Casting my mind back to this time last year, the UK was gripped with royal wedding fever and a heatwave. Today dawned grey, miserable and windy, with a fog so thick, early on, that I couldn’t clearly make out the other side of the lane. Today, I was marshalling at Manor Farm’s Fun Ride, which raised over £1,000 for the Dorset and Somerset Air Ambulance.
I walked over the fields to the farm gritting my teeth and clad in so many layers of clothes and waterproofs that I could barely move, to help set up things for the event in a field so muddy, that tractors had to tow the vehicles in and out. People weren’t put off by the poor weather though, as riders are hardy souls, and about 50 people and horses turned up.
The event was for riders and their own horses, so none of Sue’s regulars rode but almost all joined in to help out in one way or another, like bringing cakes, bread and quiches for the cake sale, or putting up gazebos.
Unlike when you’re actually on horseback, when the best you can do is shout at each other over your shoulder, this was a chance to get to know a few riders who live locally. This kind of joining in is really important to me, as it’s hard enough to feel part of the community, when you’re not here all the time.
Once the ride had started, we were driven to our marshalling positions in the middle of nowhere, to point the riders in the right direction. Cue a further three hours standing in the cold. The fog dissipated mid-morning by converting itself into rain and then a dampness that forced itself right into my bones.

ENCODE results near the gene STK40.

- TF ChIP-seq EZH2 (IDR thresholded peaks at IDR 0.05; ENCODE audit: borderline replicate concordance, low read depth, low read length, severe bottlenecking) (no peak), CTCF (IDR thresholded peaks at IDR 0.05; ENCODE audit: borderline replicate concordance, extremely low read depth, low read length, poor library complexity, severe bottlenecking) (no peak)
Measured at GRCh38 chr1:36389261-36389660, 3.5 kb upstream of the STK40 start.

The expected ranks of horse-loving girls were padded out by all sorts today, from the very well-heeled – three generations of a family who turned up with an enormous four-horse transporter full of thoroughbreds, and people who talked about hunting, to a cheeky, young, overall-clad Irish jockey on a flirty little pony, who had broken three vertebrae at Wincanton recently and wasn’t back to racing yet. There was also an incredibly arthritic old chap, who had already ridden three miles to get to the start. He told us to just take his money – and by the way, he wouldn’t be finishing at the finish, as he would just go on home and he didn’t need a entry number, thank you.
The old chap’s gnarled hands and bony old ride put me in mind of the other-worldly horse and rider in Goethe’s poem Der Erlkönig. I think my mind must still be full of last night’s Radio Four drama, whose quite frightening ending (aided by award-winning sound design) happened just as my headlights were being bounced back at me by swirling fog as I drove over the Quantocks to the cottage. I’m locking my doors firmly tonight.